Free Willy Movie Poster Image

Free Willy

(i)

 

A wayward boy befriends a moody killer whale.
Popular with kids
  • Review Date: June 17, 2004
  • Rated: PG
  • Genre: Family and Kids
  • Release Year: 1993
  • Running Time: 112 minutes

What parents need to know

Positive messages

Depictions of trespassing, vandalism and living rough on the city streets. Climax has good guys breaking the law in order to save Willy the Whale.

Positive role models

Jesse is a street-wise delinquent who learns about friendship and love from Willy the whale.

Violence & scariness

One brief fistfight.

Sexy stuff
Not applicable
Language

None, unless you count the boy hero's angry use of "screw."

Consumerism
Not applicable
Drinking, drugs, & smoking
Not applicable

Parents Need to Know

Parents need to know that this movie is farfetched, but it's also very enjoyable. Plot complications (like insurance fraud) may be a little complex for many younger viewers. But kids, particularly animal lovers, will want to see this.

What's the story?

In FREE WILLY, 12-year-old street kid Jesse (Jason James Richter) is caught by police after joining his buddies in spray-painting a marine amusement park. With the blessing of a new foster dad (Michael Madsen), Jesse must work at the place and clean up the damage. There he meets an unlikely fellow rebel: Willy, an ill-tempered killer whale, netted from nearby Pacific coastal waters. Jesse befriends the moody animal, and secretly trains Willy to do tricks. The park's owner, seeing a chance to profit, has Jesse and Willy perform for customers, but Willy, aggravated by the crowds, doesn't cooperate. Management sabotages Willy's tank, to collect on an accidental-death insurance policy. Jesse finds out and rallies some fellow employees and his law-and-order foster family. In an exciting predawn mission they "free Willy" into the open sea.

Is it any good?

QUALITY

Free Willy's plot is predictable, none-too-original, and the title gives away the end. But FREE WILLY works swimmingly, thanks to well paced, rousing direction and a fine ensemble cast, led by the very good child actor Richter. Even with its excessive ecological propaganda, the script buoys up with surprisingly credible bonding between the alienated delinquent and a penned-up creature who, like King Kong or E.T., isn't bad; he just wants to go home. It's a cheerable, feel-good moment when the father joins his adopted son in the finale.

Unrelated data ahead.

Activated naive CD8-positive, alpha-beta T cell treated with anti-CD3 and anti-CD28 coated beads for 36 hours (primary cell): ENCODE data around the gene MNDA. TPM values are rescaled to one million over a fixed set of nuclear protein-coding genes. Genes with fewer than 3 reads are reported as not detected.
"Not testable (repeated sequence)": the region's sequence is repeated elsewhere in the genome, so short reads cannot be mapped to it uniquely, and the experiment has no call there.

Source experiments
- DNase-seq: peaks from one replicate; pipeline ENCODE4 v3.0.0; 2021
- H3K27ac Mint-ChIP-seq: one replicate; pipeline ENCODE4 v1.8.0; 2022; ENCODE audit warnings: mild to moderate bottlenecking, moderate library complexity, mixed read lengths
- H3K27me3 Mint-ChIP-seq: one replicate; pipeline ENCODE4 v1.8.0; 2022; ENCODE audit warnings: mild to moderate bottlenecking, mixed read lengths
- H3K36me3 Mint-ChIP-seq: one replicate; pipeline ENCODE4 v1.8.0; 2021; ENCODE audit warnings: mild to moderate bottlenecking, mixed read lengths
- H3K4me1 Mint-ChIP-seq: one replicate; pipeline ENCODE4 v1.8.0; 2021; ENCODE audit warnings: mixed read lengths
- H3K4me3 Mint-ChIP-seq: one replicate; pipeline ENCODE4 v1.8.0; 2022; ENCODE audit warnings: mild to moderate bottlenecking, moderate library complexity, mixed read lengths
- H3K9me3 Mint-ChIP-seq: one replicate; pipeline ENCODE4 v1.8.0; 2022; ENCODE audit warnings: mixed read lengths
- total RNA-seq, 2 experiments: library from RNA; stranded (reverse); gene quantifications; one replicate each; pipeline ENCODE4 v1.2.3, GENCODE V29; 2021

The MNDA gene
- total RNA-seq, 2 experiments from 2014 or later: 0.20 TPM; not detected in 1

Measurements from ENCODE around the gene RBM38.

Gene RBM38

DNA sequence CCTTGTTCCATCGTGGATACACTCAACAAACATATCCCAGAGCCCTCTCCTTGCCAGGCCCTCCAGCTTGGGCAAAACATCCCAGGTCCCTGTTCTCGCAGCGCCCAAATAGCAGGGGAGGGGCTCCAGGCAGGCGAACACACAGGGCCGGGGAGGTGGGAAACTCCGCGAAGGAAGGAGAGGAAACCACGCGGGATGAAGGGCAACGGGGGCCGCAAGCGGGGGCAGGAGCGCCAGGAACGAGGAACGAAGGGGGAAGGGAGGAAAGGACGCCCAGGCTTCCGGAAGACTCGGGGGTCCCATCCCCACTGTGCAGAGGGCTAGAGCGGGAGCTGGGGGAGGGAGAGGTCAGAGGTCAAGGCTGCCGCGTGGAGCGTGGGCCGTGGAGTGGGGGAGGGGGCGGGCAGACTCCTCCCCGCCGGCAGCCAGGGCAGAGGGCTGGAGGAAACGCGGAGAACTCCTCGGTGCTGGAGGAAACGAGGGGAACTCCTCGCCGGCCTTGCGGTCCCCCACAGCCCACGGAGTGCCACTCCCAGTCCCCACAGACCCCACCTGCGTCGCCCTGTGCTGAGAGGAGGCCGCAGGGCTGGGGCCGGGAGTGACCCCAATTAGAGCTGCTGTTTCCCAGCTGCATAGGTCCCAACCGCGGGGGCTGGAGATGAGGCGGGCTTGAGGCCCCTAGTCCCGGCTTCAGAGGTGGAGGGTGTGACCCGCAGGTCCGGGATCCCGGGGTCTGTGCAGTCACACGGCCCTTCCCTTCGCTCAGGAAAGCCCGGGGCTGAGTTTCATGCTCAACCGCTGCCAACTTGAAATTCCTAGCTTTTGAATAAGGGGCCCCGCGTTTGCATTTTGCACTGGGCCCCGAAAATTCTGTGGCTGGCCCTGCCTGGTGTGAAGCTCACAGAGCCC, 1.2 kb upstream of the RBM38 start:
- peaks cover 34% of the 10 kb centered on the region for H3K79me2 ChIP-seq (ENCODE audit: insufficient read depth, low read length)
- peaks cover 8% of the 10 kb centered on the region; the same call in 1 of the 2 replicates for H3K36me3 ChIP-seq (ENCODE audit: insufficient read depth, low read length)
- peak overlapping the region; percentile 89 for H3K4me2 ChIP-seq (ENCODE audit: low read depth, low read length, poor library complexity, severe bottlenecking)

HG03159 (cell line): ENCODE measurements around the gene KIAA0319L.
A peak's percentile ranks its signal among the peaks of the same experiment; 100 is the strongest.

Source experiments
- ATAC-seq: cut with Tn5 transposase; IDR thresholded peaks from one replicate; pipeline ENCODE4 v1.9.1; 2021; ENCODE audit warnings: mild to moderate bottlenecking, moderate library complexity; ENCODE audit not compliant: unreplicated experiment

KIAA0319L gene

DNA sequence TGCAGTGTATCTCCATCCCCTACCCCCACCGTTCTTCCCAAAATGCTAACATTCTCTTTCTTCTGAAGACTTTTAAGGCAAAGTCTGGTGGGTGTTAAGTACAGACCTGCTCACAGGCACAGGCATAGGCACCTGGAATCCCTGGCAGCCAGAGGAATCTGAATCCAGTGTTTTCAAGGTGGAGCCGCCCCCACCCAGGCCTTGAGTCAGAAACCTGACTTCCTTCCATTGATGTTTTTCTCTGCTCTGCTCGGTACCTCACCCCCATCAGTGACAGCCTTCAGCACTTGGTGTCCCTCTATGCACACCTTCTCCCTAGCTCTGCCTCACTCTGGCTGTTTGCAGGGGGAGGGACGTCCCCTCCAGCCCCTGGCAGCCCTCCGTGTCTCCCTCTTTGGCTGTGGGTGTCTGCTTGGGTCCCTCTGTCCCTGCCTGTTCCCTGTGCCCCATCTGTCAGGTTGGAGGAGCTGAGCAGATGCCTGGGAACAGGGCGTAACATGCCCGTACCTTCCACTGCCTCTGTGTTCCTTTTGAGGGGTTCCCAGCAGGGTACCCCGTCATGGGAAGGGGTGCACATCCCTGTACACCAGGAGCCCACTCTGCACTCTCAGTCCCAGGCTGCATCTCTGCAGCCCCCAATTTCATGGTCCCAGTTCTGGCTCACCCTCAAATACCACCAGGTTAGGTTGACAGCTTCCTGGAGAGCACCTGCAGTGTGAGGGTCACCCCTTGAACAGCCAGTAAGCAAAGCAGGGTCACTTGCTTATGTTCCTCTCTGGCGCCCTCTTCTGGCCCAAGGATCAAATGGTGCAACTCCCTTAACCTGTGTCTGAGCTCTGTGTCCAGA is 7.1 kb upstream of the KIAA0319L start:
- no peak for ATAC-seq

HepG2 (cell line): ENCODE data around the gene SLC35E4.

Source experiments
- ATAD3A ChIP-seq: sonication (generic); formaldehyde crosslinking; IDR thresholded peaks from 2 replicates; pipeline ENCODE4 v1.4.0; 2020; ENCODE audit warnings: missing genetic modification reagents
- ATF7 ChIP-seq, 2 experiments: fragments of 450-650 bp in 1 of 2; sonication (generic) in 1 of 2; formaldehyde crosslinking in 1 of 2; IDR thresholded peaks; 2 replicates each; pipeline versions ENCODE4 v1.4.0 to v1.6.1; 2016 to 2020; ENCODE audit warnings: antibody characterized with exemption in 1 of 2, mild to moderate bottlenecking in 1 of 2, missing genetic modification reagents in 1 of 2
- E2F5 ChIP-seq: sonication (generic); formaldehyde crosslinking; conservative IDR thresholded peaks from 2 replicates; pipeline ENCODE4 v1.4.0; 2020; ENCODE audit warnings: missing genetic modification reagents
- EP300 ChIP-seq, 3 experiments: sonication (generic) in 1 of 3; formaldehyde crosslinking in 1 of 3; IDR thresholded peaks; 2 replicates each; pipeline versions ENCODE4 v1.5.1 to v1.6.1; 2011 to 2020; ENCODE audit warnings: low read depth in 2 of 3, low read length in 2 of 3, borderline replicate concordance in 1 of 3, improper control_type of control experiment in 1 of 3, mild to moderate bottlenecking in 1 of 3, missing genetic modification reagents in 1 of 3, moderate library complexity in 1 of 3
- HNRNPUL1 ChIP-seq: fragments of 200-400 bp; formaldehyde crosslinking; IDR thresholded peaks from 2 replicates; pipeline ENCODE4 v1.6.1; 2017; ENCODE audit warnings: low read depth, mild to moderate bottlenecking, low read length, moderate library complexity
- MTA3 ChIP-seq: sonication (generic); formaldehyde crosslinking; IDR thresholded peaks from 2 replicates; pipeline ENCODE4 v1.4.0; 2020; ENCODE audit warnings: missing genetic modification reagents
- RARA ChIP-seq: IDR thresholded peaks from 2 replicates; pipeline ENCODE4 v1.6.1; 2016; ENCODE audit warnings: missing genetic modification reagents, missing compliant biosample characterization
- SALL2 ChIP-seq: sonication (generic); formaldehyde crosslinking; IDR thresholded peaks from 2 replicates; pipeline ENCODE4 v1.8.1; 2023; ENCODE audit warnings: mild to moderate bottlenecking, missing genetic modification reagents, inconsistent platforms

Longtime screen villain Michael Ironside plays the standard Hollywood-issue evil businessman, and parents should be aware of the animal-liberation indoctrination in the premise. At least the filmmakers followed their own preaching, and campaigned for the freeing of Keiko, the actual killer whale who stands in for an animatronic Willy in many scenes.

Families can talk about...

  • Families can talk about orca biology and behavior -- you might follow up with some online whale research together.

  • There's also plenty of save the whales stumping, which might excite any budding activists.

  • Talk about right and wrong? Is it okay for them to do whatever it takes to save Willy?

Movie details

Theatrical release date:January 1, 1993
DVD release date:January 1, 2000
Cast:Jason James Richter, Lori Petty, Michael Madsen
Director:Simon Wincer
Studio:Warner Bros.
Genre:Family and Kids
Topics:Friendship, Ocean creatures, Wild animals
Run time:112 minutes
MPAA rating:PG
MPAA explanation:emotional intensity

This review of Free Willy was written by

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Parent of a 2 and 4 year old Written byr.A.i. November 29, 2010

too much unnecessary raw facts of life

The main character has been abandoned by his mother. My 5-year-old did not need to know that mothers sometime abandon kids who need to live on the streets. Running from the police, breaking in, spray painting: all not behaviors that a child should see. I'm just overwhelmed by producer's stupidity in thinking: Let's show something bad and then tell them it's bad so that they can learn what is good.
What other families should know
Too much violence
Too much swearing
Safety and privacy concerns
Parent of a 6 and 8 year old Written byDanzaJoy January 19, 2011

Know what you are getting into before showing to kids under 10

I watched this film when my kids were 6 and 7. I didn't know the full story. It was much darker than I expected and ended up being a big trigger for my 6-year old fost-adopted daughter still grieving the move from her foster family to our forever family. In the end, perhaps her tears were cleaning but I wish I'd know in advance to be prepared. The child acts outside of the law, sometimes with adult support so I have mixed feelings about that: integrity outweighs rules but a challenging nuance for younger kids.
Kid, 9 years old December 13, 2009

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